For the running backs: "Brendan Bigelow is a fun guy to watch. I didn't know much about him until I got the job, watched the tape, and saw him against Ohio State. He's a real explosive player, but he's coming off a knee injury with a few surgeries on that knee. He's very capable and exciting. Daniel Lasco is bigger, downhill runner. We like to have big and small backs and blend them together to give the defense more to worry about. Darren Ervin had a good spring. There's some question marks at that position because of injury. [Incoming freshman] Khalfani Muhammad is the two-time state champion. He's world-class speed, so he's an exciting player we think can get on the field and contribute. They'll allow our young quarterback to grow when all he has to do is hand-off the ball. You don't know until we play because we didn't get them in the spring."
Coaching in football:
Dykes discussed football coaching a little more broadly after his visit at the Niners practice and some of his knowledge of the SEC. He was allowed to visit the Niners practice when he "called them to see if I could stop by. Linebackers coach Jim Leavitt is a buddy of mine and he ran it by Jim [Harbaugh]. You always want to test your work. I haven't been at a lot of pro practices to see how they do it. It was fun for me to see the work ethic and attitude of the pros. It was really impressive to see what the Niners and Harbaugh were all about. There were no egos and no one separating himself from the groups." The discussion turned to the SEC and recent news about Nick Saban, who has 24 coaches. "The NCAA regulates the number of coaches. You're allowed to have nine full-time, but you can have more with limited responsibilities. I won't name names, but I know somebody down there and in the south and in the SEC, they've created strength [and conditioning coaching] positions that have ended up being coaches in the summer."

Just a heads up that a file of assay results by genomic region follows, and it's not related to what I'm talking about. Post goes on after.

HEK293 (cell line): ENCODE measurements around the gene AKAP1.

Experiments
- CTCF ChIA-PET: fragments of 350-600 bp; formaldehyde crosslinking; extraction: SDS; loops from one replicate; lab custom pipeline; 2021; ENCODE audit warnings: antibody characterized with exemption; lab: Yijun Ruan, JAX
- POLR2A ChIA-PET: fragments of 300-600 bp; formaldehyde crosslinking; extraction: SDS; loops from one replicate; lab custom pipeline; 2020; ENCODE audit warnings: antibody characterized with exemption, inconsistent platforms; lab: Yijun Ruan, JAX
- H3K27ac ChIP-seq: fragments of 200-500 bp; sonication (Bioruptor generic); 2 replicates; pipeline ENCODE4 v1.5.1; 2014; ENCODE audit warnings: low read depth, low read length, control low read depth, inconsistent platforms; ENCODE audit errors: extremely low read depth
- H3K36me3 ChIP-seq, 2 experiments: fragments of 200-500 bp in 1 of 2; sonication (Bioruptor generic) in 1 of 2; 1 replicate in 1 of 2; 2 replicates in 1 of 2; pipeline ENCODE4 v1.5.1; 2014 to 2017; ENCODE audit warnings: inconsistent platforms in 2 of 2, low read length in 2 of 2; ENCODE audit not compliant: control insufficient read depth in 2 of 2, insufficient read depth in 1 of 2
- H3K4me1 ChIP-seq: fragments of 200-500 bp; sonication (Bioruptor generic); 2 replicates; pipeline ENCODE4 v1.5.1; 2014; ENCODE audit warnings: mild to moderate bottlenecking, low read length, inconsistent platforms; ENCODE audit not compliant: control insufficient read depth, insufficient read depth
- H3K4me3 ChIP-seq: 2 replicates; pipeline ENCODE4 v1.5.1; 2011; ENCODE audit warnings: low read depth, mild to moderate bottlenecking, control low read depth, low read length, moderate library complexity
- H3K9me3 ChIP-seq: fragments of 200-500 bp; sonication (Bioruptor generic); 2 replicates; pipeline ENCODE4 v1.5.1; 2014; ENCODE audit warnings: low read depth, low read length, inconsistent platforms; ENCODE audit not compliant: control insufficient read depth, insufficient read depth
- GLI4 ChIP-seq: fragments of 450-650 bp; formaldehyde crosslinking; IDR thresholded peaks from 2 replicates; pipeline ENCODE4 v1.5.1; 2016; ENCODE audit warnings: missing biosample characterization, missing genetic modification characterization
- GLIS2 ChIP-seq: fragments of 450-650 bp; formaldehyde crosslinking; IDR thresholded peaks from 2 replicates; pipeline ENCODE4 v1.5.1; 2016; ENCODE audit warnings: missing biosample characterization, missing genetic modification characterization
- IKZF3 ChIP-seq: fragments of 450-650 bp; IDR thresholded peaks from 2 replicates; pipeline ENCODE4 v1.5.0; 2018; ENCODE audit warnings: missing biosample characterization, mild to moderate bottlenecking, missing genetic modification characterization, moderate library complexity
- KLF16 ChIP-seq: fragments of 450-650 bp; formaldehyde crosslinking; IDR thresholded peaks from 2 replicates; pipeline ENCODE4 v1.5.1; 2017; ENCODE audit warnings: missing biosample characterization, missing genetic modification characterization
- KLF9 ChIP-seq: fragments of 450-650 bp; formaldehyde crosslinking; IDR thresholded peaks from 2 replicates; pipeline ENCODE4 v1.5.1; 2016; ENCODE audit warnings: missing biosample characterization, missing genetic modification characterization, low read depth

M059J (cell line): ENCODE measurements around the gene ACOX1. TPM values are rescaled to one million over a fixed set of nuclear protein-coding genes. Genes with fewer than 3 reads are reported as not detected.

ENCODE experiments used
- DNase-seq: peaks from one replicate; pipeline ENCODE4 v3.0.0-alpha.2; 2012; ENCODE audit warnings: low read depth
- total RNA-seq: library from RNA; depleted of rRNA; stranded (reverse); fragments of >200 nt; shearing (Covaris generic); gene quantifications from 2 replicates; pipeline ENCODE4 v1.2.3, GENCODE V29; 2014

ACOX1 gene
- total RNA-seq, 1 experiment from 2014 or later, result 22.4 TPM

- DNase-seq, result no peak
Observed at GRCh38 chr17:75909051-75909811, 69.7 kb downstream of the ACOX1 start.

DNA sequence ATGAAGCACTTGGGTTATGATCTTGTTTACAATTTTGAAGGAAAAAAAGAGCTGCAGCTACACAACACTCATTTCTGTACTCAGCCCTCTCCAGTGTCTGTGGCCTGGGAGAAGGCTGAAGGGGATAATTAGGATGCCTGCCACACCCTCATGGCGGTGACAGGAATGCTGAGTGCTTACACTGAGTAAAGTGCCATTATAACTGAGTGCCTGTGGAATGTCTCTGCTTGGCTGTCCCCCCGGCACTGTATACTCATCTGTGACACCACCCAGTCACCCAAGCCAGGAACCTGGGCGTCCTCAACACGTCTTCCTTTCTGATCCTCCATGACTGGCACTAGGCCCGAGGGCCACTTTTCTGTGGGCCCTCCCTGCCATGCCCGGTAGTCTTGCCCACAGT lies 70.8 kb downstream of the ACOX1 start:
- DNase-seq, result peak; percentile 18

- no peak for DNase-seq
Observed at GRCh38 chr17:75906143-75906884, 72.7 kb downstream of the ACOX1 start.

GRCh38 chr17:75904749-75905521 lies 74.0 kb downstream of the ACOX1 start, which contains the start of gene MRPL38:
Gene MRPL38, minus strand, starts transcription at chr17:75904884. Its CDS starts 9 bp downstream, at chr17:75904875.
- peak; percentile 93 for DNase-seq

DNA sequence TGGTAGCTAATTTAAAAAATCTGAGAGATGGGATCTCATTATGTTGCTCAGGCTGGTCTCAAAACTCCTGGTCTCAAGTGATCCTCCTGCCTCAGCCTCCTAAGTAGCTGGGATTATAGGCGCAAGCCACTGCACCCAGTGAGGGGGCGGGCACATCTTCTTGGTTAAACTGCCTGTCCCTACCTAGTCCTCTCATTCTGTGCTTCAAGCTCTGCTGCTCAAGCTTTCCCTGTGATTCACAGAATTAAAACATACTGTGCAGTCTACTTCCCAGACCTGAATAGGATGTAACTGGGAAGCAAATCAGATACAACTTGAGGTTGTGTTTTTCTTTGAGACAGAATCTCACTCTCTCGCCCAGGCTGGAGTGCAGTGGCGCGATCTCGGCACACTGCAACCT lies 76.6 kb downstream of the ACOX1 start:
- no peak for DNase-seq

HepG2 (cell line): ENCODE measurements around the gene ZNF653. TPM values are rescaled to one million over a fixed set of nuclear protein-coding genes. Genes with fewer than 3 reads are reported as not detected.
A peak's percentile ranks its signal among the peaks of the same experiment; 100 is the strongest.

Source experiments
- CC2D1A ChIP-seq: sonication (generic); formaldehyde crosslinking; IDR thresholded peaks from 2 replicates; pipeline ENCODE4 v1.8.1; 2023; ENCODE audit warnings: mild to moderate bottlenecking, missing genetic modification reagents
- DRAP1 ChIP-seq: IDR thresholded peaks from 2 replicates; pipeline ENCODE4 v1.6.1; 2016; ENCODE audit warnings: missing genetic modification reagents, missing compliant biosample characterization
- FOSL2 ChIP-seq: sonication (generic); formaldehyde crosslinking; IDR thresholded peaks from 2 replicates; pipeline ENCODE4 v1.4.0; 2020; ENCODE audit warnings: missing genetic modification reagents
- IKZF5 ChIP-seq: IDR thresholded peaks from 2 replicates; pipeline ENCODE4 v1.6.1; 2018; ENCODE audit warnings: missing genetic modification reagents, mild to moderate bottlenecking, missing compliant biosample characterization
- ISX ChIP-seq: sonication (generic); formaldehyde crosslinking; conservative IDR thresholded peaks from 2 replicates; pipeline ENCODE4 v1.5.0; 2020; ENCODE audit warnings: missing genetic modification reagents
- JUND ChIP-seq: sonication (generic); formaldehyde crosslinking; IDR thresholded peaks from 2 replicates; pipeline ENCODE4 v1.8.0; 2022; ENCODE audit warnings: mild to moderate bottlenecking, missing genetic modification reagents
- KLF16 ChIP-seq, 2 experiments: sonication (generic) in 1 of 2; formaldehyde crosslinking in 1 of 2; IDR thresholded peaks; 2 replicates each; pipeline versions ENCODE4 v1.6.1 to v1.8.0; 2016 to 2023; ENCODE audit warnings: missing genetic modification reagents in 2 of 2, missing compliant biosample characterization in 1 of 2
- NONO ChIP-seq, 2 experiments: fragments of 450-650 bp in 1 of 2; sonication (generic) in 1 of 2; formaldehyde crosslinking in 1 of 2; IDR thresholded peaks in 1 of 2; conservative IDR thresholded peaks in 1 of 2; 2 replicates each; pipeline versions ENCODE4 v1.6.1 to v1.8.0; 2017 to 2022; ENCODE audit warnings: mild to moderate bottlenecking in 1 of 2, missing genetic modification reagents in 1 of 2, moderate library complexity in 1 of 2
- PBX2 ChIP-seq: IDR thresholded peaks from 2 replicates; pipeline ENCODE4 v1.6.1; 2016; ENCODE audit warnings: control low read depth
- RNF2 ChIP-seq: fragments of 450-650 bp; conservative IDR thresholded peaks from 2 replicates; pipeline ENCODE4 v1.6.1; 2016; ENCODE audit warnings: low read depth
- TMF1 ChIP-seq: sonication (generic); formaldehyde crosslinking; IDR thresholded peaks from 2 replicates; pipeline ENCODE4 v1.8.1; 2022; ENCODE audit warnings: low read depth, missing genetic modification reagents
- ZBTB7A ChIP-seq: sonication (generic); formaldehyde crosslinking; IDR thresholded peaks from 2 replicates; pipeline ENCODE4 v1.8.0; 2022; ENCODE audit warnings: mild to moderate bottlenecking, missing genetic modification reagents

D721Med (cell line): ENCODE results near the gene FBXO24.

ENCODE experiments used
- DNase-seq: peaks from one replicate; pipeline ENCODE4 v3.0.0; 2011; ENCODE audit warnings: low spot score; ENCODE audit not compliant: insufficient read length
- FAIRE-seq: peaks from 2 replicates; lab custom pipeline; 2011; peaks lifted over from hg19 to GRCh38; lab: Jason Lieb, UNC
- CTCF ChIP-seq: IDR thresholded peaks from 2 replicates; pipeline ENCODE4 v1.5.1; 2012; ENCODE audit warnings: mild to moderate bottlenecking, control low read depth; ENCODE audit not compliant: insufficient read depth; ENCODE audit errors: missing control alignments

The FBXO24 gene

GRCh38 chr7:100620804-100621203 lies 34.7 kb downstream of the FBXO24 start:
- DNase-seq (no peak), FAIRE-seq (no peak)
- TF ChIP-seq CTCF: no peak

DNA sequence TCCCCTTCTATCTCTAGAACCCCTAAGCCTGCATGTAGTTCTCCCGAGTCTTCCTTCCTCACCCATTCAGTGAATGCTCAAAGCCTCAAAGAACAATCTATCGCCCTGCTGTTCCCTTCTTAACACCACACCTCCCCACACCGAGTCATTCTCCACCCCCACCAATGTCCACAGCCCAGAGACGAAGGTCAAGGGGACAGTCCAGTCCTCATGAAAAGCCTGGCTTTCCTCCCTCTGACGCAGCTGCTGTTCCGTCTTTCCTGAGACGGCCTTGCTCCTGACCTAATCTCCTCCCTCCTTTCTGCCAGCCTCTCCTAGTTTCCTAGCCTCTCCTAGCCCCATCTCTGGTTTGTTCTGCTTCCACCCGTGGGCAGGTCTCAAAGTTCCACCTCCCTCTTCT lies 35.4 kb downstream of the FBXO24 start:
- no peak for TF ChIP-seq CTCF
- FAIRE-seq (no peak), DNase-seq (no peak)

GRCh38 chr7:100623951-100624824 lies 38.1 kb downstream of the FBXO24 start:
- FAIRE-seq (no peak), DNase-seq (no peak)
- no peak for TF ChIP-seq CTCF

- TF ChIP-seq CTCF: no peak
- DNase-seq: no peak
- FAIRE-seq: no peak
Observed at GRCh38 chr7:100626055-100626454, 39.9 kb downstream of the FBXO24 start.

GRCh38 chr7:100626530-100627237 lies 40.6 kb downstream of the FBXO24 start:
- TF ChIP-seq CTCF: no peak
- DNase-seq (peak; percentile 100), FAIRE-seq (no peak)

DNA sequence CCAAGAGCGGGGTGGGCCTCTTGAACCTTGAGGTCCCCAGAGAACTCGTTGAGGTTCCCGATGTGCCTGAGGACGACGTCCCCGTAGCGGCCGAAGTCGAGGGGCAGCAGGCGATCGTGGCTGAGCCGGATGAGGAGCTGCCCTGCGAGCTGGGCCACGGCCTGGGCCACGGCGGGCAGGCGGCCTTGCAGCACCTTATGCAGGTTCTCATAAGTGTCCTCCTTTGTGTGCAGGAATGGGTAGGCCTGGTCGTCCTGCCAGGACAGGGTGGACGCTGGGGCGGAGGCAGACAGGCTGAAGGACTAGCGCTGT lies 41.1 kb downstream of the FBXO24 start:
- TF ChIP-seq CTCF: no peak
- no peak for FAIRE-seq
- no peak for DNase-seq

Cal Football: 100 Days Until Kickoff (via calathletics)
The future of Cal:
Dykes also discussed what he expects from Cal in the future.
On stockpiling talent: "Cal had that a few years back. Jahvid Best was the third-team running back. You hand the ball to him and go ‘wow.'"
On continuing open practices in the future: "If you're a Cal fan, this is your team. Most of the Cal fans before I got here will be Cal fans long after I've gone. We'll always have open practices. We'll close some, but most of the fall ones will be open. It's a good opportunity for the players to get to know the people who support them."
On his personal expectations and goals to rebuild: "We wanna win right now. We have enough talent here. Jeff [Tedford] built the program, had great success, and recruited well. The cupboard isn't bare. If we figure out the quarterback situation, we'll be set."
The hosts asked Dykes about how he got his start as a football coach despite being a college baseball player. "My dad was a coach at Texas Tech and I was just an average high school football player and could have played at a school I never heard of. I was slightly better at baseball and could have at least played for a school I've heard of. So, I played at Texas Tech for Larry Hayes. Great experience one of the winningest coaches. Didn't want to play for my dad and I wasn't good enough. Hung out at football practices and coaches meetings and knew I wanted to get into football coaching."
On the future of the Pac-12: "Larry Scott changed the mindset of the league and what the Pac-12 is doing to understand the revenue that football could generate."
Anything else we should know about Sonny Dykes?
"I'd love to meet Jay-Z."